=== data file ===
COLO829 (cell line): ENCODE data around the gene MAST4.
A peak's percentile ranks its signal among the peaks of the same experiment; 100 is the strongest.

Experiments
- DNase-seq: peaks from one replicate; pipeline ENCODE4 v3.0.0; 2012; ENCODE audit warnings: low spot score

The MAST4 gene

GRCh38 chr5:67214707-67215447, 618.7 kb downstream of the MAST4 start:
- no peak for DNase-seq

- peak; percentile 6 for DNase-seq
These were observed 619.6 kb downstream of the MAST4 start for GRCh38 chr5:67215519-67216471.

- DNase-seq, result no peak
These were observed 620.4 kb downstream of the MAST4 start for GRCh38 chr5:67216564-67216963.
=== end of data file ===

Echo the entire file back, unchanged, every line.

COLO829 (cell line): ENCODE data around the gene MAST4.
A peak's percentile ranks its signal among the peaks of the same experiment; 100 is the strongest.

Experiments
- DNase-seq: peaks from one replicate; pipeline ENCODE4 v3.0.0; 2012; ENCODE audit warnings: low spot score

The MAST4 gene

GRCh38 chr5:67214707-67215447, 618.7 kb downstream of the MAST4 start:
- no peak for DNase-seq

- peak; percentile 6 for DNase-seq
These were observed 619.6 kb downstream of the MAST4 start for GRCh38 chr5:67215519-67216471.

- DNase-seq, result no peak
These were observed 620.4 kb downstream of the MAST4 start for GRCh38 chr5:67216564-67216963.